Theatre defends hosting Ann Widdecombe show amid ‘free speech’ row
A theatre in Lancashire has defended its decision to allow a one-woman Ann Widdecombe show to go ahead, despite protests prompted by the MEP’s remarks on sexuality.
Around 25 protestors gathered outside the Lowther Pavilion in Lancashire on June 11 as Widdecombe appeared in her one-woman show, Strictly Ann: An Evening with Ann Widdecombe.
They were protesting against comments Widdecombe made in which she said science might one day “produce an answer” to being gay.
Following her original remarks, theatres including the Penlee Open Air Theatre in Penzance, the Electric Theatre in Guildford and the Landmark Theatre in Ilfracombe have cancelled bookings.
However, the Lowther Pavilion kept the show in its schedules, with Tim Lince, chairman of Lowther Theatre’s Trust, saying “I do not feel we should be in the business of censorship”.
He told the Blackpool Gazette: “I believe the theatre is open for everybody to speak and that’s a very important thing we should all defend. If there had been an incident where something had been said that had led to police action, the board would have had no place in that. The Lowther would not support anything where there has been police action.”
Previously, the theatre issued a statement in which it said: “The right of free speech in the theatre was long fought and should be protected so that all opinions can be represented. Lowther Pavilion has always had an inclusive performance and use policy and this has been represented by previous and future presentations booked at the theatre.”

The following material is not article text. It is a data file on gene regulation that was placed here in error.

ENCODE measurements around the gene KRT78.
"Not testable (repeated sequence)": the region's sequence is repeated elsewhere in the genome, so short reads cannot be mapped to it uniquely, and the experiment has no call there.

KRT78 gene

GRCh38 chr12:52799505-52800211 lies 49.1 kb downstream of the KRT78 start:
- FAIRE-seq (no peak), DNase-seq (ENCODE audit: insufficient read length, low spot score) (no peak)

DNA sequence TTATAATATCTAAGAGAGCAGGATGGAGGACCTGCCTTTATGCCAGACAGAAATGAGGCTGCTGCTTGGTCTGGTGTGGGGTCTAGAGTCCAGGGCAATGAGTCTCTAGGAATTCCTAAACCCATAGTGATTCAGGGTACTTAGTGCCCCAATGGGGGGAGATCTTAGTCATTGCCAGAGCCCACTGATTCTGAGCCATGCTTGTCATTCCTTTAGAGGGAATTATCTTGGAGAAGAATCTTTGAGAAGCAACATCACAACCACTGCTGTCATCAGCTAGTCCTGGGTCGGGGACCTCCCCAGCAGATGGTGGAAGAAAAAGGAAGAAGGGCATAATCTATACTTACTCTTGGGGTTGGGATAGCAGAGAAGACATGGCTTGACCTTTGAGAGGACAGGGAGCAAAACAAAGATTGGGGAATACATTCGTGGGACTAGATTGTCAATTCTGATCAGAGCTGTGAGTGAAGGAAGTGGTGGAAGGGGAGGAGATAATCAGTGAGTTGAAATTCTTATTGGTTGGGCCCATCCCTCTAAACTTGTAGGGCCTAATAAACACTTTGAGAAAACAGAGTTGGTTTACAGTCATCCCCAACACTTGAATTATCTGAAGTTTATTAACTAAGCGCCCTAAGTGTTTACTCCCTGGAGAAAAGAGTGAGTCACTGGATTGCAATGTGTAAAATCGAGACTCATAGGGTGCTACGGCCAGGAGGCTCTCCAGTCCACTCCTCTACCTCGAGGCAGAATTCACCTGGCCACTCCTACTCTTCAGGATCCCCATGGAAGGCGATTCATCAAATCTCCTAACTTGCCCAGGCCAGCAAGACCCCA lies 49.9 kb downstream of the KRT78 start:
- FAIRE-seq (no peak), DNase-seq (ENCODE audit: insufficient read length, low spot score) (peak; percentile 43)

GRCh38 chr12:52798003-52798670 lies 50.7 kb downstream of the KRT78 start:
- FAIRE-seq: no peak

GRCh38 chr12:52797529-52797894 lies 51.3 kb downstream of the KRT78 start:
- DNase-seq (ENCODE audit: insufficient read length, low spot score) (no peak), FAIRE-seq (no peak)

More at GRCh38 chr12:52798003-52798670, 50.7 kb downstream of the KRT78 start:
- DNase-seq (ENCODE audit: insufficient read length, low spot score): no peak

When Selladoor Worldwide cancelled Widdecombe’s show at the Landmark Theatre, chief executive David Hutchinson told The Stage: “Following her disgusting gay therapy comments over the weekend, my programming team and I immediately decided to cancel the scheduled event, as we flatly refuse to offer a stage to someone who wishes to promote such vile opinion.”
He added: “We welcome everyone in the community to our theatres, and operate a fully inclusive and respectful approach to programming. We don’t seek to prevent discussions where there might be differences in opinion – but in this case, there is no discussion to be had. Ann’s comments are divisive, disrespectful and foolishly ignorant.”
We need your help…
When you subscribe to The Stage, you’re investing in our journalism. And our journalism is invested in supporting theatre and the performing arts.
The Stage is a family business, operated by the same family since we were founded in 1880. We do not receive government funding. We are not owned by a large corporation. Our editorial is not dictated by ticket sales.
We are fully independent, but this means we rely on revenue from readers to survive.
Help us continue to report on great work across the UK, champion new talent and keep up our investigative journalism that holds the powerful to account. Your subscription helps ensure our journalism can continue.